Wednesday 24 May 2017

Rising house prices pushing up families' inheritance tax

Threshold raised but tax rate on estates still 33pc

Thousands of families are being hit with huge inheritance tax bills, as rising property prices push them over exemption limits
Thousands of families are being hit with huge inheritance tax bills, as rising property prices push them over exemption limits
Charlie Weston

Charlie Weston

Inheritance tax changes in the Budget mean children can inherit more without paying tax.

The tax-free threshold for asset transfers from a parent to a child is set to increase by 24pc to €280,000.

The increase applies in respect of gifts or inheritances received on Thursday, October 15. It was €225,000 up to then.

However, it is significant that there was no change in the tax rate. It stays at 33pc.

The change in the tax, which is called capital acquisitions tax (CAT), came as this country has one of the toughest inheritance tax regimes in the western world.

Thousands of families are being hit with huge inheritance tax bills, as rising property prices push them over exemption limits.

Solicitor Susan Murphy of MakeMyWill Solicitors outlines what you need to know about inheritance tax.

Do I have to pay tax on the gift/inheritance I received?

If you received a gift of €3,000 or lower during the year from anyone, you are entitled to a small gift exemption and there is no requirement to file a return. This exemption does not apply to inheritances received. For gifts or inheritances over €3,000, you need to see which tax-free threshold category you fall into.

• Group A: parent to child - the threshold is €225,000 (amended to €280,000 in Budget 2016).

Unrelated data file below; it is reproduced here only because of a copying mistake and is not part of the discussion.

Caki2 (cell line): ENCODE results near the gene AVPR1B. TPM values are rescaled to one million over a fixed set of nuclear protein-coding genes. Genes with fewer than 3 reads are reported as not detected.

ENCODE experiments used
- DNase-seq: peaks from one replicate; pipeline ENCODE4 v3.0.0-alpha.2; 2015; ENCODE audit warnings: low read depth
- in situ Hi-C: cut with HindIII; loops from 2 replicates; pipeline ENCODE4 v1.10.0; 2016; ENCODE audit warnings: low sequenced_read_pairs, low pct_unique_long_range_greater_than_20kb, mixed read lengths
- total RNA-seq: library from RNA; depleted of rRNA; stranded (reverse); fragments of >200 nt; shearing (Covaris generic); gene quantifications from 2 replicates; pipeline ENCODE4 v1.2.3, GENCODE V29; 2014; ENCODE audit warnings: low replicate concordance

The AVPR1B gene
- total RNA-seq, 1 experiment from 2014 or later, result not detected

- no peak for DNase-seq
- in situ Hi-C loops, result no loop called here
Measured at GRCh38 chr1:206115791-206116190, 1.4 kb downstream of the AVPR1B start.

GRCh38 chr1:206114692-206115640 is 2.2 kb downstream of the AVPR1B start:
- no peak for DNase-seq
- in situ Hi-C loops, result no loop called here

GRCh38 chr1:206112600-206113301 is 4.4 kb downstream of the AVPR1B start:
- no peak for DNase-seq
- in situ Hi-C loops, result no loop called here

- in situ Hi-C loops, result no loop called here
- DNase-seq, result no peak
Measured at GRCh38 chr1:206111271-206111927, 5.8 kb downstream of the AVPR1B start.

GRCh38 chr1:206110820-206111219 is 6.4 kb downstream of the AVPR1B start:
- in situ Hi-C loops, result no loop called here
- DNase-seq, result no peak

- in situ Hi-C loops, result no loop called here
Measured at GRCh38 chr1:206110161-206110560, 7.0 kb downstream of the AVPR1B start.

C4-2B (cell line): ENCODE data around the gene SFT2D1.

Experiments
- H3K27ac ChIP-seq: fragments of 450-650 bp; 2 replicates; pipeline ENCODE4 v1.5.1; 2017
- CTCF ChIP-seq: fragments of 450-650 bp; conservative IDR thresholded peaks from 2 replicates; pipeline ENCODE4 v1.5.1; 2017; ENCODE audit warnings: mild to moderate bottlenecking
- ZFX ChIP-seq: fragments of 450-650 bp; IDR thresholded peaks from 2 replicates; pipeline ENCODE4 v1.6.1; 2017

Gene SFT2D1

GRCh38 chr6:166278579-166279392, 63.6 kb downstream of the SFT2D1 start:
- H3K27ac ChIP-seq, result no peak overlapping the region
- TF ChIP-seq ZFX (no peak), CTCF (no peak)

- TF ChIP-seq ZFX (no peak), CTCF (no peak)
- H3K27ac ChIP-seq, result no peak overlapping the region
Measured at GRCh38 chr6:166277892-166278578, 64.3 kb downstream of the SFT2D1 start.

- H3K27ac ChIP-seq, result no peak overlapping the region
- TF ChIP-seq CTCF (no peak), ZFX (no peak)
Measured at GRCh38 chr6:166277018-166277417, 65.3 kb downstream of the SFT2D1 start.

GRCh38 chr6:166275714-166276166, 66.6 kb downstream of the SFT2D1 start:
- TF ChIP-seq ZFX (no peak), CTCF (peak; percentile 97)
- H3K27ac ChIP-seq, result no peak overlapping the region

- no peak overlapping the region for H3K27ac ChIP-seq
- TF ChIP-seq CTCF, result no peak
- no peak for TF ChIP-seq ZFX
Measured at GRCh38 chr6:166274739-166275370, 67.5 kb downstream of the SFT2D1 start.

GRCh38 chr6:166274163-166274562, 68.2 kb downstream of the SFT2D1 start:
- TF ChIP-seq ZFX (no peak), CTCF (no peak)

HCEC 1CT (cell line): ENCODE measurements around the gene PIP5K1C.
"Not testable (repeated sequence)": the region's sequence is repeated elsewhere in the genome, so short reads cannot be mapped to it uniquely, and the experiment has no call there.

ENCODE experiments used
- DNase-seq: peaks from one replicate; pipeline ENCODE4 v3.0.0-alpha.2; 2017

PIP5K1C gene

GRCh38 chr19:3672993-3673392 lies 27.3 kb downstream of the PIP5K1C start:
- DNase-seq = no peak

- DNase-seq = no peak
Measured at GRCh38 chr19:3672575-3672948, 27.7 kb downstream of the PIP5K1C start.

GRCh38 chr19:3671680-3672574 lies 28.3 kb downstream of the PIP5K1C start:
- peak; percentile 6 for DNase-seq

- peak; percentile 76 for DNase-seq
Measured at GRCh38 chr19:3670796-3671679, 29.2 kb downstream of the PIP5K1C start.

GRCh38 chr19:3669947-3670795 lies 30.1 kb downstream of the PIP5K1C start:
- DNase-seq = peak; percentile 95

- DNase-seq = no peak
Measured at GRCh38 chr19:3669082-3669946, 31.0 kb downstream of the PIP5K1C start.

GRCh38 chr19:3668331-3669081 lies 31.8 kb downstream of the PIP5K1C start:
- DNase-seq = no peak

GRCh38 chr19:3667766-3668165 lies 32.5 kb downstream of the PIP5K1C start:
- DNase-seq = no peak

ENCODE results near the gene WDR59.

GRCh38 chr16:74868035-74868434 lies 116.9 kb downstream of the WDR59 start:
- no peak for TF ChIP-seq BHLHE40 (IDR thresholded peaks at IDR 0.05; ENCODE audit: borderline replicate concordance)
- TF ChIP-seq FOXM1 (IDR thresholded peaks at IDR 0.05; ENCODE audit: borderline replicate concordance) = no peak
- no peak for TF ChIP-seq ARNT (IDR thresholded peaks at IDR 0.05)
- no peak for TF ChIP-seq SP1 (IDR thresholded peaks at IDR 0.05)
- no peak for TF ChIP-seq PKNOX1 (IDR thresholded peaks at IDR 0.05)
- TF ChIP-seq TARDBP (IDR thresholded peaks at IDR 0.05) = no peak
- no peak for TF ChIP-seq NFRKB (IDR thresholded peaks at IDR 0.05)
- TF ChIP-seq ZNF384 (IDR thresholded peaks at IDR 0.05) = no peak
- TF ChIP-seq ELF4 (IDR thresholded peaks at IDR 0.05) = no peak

• Group B: siblings, nieces, nephews, grandchildren - the threshold is €30,150.

• Group C: strangers-in-blood - the threshold is €15,175.

If you received a gift or inheritance during the period September 1, 2014 and August 31, 2015 and the total aggregable value of gifts or inheritances received exceeds the group threshold applicable, you may be liable to pay capital acquisitions tax (commonly known as gift or inheritance tax) at a rate of 33pc.

You must file a tax return by next October 31.

The Revenue might already be aware that you have a tax liability and may have sent you a personalised IT38 Form (A Gift/Inheritance Tax Return Form).

Tax reliefs and exemptions

There are three main tax reliefs that may apply to your gift or inheritance:

Agricultural relief

The beneficiary must satisfy four conditions:

• He or she must qualify as a "farmer", that is, they must show that over 80pc of their assets (including the gift or inheritance) could be deemed "agricultural" assets;

• They must have farmed or leased the agricultural property for at least six years prior to the date of the gift or inheritance;

• They must have an agricultural qualification or farm the land at least 50pc of their normal working hours;

• The property must be farmed on a commercial basis with a view to making a profit. If you qualify for agricultural relief, the market value of the property you are receiving is reduced by 90pc (for a farm worth €800,000, the taxable value is €80,000).

Favourite niece/nephew relief

If an uncle or aunt has given you their business, you may fall into the Group A category, where the tax free threshold is €225,000 (amended to €280,000 in Budget 2016) provided you have worked for him or her substantially on a full- time basis for the preceding five years.

This relief only applies to assets used in connection with the business.

Also, certain gifts or inheritances may come with a tax exemption, such as:

Dwelling-house exemption

If you receive a property that has been your main residence for over three years immediately prior to the gift or inheritance, and you are not beneficially entitled to an interest in any other property, you may qualify for the dwelling-house exemption.

This means the entire value of the property is deducted from the amount taxable.

Irish Independent

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